Superstorm Sandy disrupts presidential campaigns | Obama surveys damage, Romney helps with relief efforts

President Barack Obama speaks during the his visit to the Disaster Operation Center of the Red Cross National Headquarters on Oct. 30, 2012, in Washington. Republican presidential candidate Mitt Romney loads bottles of water onto a truck in Kettering, Ohio. (AP Photo)
October 30, 2012 2:51:13 PM PDT
Superstorm Sandy struck the week before Election Day, at least temporarily suspending the campaigns of President Barack Obama and Mitt Romney.

Romney's Ohio campaign turned into a storm relief effort as President Obama addressed the East Coast damage, which he plans to tour Wednesday.

There is a belief shared by many observers ---including Chicago Mayor Rahm Emanuel--that the storm may have ended President Obama's re-election campaign a week earlier than expected.

In Washington, the president spread the Red Cross warning that the storm crisis is only beginning. He promised governors whose states were damaged that he would personally take their phone calls should problems occur during the federal relief effort.

"We are standing behind you, and we are going to do everything we can to help you get back on your feet," Obama said.

New Jersey Gov. Chris Christie, one of Obama's most outspoken Republican critics, said he has spoken with the president several times.

"The presidential, himself, and FEMA have been outstanding with us so far," Christie said.

After leaving the campaign trail and returning to Washington, D.C., the president will remain at the White House at least through Wednesday.

Republican Mitt Romney also has cancelled his campaign events for the next 24 hours. He appeared Tuesday morning in Dayton, Ohio, at an event organized to collect relief supplies for storm victims:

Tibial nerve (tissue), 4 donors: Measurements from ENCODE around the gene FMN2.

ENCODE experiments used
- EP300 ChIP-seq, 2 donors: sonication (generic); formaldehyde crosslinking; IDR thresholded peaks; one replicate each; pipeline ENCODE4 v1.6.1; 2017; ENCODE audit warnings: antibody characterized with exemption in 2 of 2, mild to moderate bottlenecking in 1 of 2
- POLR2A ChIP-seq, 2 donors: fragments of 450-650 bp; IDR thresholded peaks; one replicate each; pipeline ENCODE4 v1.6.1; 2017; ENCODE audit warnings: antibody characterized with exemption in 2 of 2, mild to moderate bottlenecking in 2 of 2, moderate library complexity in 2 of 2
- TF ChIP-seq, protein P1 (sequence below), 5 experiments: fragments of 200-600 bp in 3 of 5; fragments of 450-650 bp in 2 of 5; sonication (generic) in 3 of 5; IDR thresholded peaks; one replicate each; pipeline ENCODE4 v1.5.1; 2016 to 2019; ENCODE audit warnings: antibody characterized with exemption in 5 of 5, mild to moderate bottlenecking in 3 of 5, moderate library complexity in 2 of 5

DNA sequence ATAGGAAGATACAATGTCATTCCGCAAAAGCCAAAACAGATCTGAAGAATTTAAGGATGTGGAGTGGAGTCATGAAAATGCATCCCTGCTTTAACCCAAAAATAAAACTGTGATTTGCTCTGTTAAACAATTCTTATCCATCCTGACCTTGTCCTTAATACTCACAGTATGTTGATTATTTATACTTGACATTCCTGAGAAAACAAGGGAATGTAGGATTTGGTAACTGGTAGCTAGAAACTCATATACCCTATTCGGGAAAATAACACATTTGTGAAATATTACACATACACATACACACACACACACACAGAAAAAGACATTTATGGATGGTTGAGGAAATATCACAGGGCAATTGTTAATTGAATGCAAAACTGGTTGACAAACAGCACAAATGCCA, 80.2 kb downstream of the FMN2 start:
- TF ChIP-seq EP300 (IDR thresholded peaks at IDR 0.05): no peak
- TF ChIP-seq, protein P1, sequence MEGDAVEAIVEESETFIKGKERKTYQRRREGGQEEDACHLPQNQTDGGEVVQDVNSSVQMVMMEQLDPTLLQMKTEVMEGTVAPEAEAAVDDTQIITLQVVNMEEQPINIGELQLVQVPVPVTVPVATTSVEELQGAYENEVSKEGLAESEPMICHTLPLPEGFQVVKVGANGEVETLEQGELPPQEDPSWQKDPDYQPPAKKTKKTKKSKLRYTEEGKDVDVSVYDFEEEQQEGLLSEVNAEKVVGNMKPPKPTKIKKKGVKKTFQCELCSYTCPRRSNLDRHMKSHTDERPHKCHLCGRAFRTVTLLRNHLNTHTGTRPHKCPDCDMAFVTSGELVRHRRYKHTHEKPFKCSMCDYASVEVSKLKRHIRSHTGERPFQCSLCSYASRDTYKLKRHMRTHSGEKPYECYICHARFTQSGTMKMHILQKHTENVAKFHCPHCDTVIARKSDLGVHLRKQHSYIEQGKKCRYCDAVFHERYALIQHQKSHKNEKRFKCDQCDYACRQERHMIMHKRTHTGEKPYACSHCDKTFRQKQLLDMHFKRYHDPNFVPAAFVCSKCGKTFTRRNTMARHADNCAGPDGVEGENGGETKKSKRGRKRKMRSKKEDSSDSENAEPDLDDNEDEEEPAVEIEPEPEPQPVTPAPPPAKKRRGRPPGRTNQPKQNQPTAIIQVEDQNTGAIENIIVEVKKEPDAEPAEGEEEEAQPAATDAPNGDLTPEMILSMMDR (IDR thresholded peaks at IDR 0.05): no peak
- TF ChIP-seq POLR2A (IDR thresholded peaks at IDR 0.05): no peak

"It's part of the American spirit, the American way, to give to people in need," Romney said.

Mayor Emanuel--the former White House chief of staff-- said the president is doing the right thing by remaining in Washington. Emanuel suggested Obama's days of event-to-event campaigning might be over.

"There's no doubt that while advertising may go on, the actual day-to-day in a presidential campaign, which is so essential, is suspended while the country is focused on making sure that the communities and residents that are affected by this storm get back on their feet as quickly as possible," Emanuel said.

Without their ticket toppers on the road generating enthusiasm, presidential and other campaigns all over the country are emphasizing their get out the vote ground games for the final push.

In the northern suburbs, Illinois Senate Minority Leader Christine Radogno--who campaigned for candidate Arie Friedman--isn't worried that Romney's low profile would impact Republican turnout.

"I don't think it will affect Republicans as much because, again, the polling consistently has shown that based on issues Republicans are highly, highly motivated to get out and vote," Radogno said.


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